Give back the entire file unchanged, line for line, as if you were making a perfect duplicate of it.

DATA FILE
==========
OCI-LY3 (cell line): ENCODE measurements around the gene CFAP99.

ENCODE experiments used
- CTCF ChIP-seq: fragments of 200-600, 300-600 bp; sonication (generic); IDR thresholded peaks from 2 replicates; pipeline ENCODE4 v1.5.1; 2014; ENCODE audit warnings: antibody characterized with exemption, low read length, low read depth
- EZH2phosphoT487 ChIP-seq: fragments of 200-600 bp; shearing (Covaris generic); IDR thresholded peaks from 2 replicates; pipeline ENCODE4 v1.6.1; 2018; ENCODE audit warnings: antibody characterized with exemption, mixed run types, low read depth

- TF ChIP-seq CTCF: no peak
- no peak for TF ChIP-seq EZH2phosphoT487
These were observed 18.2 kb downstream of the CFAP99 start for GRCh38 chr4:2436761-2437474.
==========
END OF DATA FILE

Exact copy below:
OCI-LY3 (cell line): ENCODE measurements around the gene CFAP99.

ENCODE experiments used
- CTCF ChIP-seq: fragments of 200-600, 300-600 bp; sonication (generic); IDR thresholded peaks from 2 replicates; pipeline ENCODE4 v1.5.1; 2014; ENCODE audit warnings: antibody characterized with exemption, low read length, low read depth
- EZH2phosphoT487 ChIP-seq: fragments of 200-600 bp; shearing (Covaris generic); IDR thresholded peaks from 2 replicates; pipeline ENCODE4 v1.6.1; 2018; ENCODE audit warnings: antibody characterized with exemption, mixed run types, low read depth

- TF ChIP-seq CTCF: no peak
- no peak for TF ChIP-seq EZH2phosphoT487
These were observed 18.2 kb downstream of the CFAP99 start for GRCh38 chr4:2436761-2437474.